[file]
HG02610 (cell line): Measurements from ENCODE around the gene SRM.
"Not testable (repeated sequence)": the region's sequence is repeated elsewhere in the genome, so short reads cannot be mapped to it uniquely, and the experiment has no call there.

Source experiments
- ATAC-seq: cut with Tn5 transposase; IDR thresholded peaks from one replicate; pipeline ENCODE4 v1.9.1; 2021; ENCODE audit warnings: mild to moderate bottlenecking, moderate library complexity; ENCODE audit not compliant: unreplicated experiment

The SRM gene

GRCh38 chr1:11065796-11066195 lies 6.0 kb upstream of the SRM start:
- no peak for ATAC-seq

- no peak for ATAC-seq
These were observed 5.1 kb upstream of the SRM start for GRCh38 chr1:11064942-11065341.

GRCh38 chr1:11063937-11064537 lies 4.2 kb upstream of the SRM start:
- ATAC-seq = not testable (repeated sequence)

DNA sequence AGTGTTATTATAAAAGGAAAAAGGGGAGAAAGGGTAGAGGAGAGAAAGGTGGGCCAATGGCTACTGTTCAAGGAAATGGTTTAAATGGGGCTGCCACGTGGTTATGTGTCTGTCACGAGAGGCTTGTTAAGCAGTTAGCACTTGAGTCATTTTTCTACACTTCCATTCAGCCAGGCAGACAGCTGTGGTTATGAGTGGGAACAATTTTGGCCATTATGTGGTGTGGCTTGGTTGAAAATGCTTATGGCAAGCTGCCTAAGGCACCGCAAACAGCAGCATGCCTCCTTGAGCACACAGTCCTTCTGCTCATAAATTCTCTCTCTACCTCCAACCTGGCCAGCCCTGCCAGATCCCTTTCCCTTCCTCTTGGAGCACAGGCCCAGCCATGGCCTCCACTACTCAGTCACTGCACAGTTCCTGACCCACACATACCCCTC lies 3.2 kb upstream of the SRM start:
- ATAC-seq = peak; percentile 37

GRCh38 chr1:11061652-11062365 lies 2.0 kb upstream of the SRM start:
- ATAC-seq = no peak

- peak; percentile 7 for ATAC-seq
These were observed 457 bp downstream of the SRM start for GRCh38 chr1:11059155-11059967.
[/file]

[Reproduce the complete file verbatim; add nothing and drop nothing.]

HG02610 (cell line): Measurements from ENCODE around the gene SRM.
"Not testable (repeated sequence)": the region's sequence is repeated elsewhere in the genome, so short reads cannot be mapped to it uniquely, and the experiment has no call there.

Source experiments
- ATAC-seq: cut with Tn5 transposase; IDR thresholded peaks from one replicate; pipeline ENCODE4 v1.9.1; 2021; ENCODE audit warnings: mild to moderate bottlenecking, moderate library complexity; ENCODE audit not compliant: unreplicated experiment

The SRM gene

GRCh38 chr1:11065796-11066195 lies 6.0 kb upstream of the SRM start:
- no peak for ATAC-seq

- no peak for ATAC-seq
These were observed 5.1 kb upstream of the SRM start for GRCh38 chr1:11064942-11065341.

GRCh38 chr1:11063937-11064537 lies 4.2 kb upstream of the SRM start:
- ATAC-seq = not testable (repeated sequence)

DNA sequence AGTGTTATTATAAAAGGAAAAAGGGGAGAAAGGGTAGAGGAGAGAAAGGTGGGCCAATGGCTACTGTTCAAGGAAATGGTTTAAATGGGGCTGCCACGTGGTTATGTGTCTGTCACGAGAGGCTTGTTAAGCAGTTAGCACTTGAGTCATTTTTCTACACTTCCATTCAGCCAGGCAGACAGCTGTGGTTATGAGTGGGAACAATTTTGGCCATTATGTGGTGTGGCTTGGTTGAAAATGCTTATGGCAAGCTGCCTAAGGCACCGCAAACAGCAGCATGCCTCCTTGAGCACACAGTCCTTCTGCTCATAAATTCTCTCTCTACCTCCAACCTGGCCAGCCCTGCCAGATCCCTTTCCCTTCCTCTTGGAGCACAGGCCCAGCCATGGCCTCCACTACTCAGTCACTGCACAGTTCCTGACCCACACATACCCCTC lies 3.2 kb upstream of the SRM start:
- ATAC-seq = peak; percentile 37

GRCh38 chr1:11061652-11062365 lies 2.0 kb upstream of the SRM start:
- ATAC-seq = no peak

- peak; percentile 7 for ATAC-seq
These were observed 457 bp downstream of the SRM start for GRCh38 chr1:11059155-11059967.